And the reading is proving quite provocative. On Thursdays we are reading from the Lenten homilies of the Venerable Bede, my namesake. Bede was a monk of the Eighth Century in what is now England, and he wrote a history of the English Church (for which he is best known). He also wrote a series of scientific text books, the first to be used in Europe, and a number of commentaries on Scripture. And he left behind a number of homilies, some of which we are reading. I'm enjoying this reading. I like it because it isn't relevant. These are the thoughts and concerns of another age. They don't address our problems or our concerns. But just because of that something more universal shines through them. In the things he addresses, though they were meant to convey the Faith to people living in England in the 700's, I hear the deep concerns of everyone, no matter what age they live in. These homilies throw my own issues into relief, just because they don't address them directly. The struggle to believe, to live a life of faith, to conform one's life to the Gospel, all of this is very clearly central to what he says. I'm quite taken with old Bede's sermons.

On Saturdays we are reading from a contemporary book - "A Clearing Season - Reflections for Lent" by Sarah Parsons. This is a very contemporary book, one which is contains incisive understanding of the season of Lent and conveys it with a combination of spiritual and psychological insight, flavored with the spirituality of other faith traditions. I like this one because it is relevant; relevant to the struggles of the moment and the joys of this season. It's good, practical, spiritual reading. And it is arranged in chapters that address the meanings of each week of Lent, so it's perfect for reading to a group of weekend guests, because it focuses on the theme of that particular weekend.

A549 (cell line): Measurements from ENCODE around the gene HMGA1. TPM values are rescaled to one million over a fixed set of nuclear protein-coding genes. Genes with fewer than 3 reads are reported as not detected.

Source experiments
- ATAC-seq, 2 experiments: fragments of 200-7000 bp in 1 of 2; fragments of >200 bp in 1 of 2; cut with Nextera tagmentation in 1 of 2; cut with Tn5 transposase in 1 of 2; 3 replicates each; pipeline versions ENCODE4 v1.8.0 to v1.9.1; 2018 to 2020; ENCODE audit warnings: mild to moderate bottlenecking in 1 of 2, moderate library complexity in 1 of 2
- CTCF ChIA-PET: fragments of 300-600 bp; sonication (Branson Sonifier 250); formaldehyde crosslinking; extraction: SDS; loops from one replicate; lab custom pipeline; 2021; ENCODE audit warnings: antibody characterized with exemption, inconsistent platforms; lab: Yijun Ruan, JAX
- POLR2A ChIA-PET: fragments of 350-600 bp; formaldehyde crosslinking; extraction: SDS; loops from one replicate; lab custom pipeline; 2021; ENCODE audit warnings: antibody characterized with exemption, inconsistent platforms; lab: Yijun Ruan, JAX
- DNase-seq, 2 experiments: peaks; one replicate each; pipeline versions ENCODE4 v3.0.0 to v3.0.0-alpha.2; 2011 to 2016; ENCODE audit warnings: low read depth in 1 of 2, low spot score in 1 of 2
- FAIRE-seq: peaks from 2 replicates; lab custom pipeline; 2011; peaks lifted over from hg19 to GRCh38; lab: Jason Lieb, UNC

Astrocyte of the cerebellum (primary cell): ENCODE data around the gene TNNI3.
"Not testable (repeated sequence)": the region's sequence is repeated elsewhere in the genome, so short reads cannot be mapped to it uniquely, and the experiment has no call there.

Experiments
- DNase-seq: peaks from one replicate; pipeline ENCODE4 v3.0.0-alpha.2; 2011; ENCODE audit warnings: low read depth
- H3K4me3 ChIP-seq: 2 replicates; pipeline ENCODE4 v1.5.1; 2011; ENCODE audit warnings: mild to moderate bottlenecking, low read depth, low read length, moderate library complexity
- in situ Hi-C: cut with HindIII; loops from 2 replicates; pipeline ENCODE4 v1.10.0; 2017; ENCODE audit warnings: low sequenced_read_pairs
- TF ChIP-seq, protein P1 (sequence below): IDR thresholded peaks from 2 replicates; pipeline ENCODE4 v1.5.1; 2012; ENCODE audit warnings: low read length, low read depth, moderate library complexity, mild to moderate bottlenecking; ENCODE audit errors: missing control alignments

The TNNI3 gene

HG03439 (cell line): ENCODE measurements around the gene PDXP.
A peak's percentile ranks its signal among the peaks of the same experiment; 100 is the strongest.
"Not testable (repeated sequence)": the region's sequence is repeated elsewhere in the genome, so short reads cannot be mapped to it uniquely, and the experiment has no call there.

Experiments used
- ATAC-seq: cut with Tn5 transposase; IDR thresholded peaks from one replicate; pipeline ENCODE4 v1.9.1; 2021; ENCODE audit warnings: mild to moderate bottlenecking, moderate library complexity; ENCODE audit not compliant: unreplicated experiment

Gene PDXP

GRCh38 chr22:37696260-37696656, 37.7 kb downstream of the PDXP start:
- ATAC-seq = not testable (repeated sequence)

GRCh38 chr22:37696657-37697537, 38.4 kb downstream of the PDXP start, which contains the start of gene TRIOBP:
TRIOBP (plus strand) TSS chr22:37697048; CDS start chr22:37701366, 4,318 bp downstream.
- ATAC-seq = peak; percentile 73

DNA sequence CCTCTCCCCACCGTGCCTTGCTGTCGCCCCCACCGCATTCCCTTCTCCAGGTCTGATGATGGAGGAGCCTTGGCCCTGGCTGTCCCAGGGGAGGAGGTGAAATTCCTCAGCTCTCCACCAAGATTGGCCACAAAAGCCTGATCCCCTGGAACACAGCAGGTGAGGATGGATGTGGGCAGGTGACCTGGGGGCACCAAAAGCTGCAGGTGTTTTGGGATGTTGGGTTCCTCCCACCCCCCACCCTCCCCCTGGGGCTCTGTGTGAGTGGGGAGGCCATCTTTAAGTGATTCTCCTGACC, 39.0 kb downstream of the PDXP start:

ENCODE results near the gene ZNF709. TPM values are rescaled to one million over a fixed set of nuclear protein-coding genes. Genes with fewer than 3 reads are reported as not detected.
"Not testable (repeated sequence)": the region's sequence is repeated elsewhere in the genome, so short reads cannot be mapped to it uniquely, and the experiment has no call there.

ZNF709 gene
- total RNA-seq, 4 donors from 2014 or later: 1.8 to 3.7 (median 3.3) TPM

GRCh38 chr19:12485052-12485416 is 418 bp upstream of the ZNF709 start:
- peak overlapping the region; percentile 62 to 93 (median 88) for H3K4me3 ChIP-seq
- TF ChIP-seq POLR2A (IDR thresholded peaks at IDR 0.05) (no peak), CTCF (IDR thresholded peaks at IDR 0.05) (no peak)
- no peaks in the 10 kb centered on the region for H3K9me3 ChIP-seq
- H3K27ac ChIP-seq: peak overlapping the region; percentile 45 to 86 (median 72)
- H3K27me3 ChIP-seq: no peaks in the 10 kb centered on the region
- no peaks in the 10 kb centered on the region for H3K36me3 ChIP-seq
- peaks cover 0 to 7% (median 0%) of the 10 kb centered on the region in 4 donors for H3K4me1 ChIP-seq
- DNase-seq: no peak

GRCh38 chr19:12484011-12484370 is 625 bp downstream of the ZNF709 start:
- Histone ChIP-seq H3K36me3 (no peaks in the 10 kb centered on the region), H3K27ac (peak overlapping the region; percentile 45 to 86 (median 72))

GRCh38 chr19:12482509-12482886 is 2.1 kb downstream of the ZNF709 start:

On Sundays we talk. Relaxation seems appropriate to the celebration of our Holy Day, and conversation is natural for celebration. We mingle with our guests and share something of our lives with them and hear something of their experience of a weekend with us. We have dessert. The rigors of the season relax a bit. It's fun. It's especially fun when you realize that it's leading into the further relaxation of our Sabbath time which begins on Sunday evening and lasts through Monday.

So we have laid out for ourselves a Lenten banquet of many courses. Each has its own flavor and its own nourishment. Each brings something different. I'm enjoying this way of keeping Lent and getting a lot out of it. I'm glad we took the time to develop this plan out of the many desires that arose in our common conversation. It's one of the real joys of community life.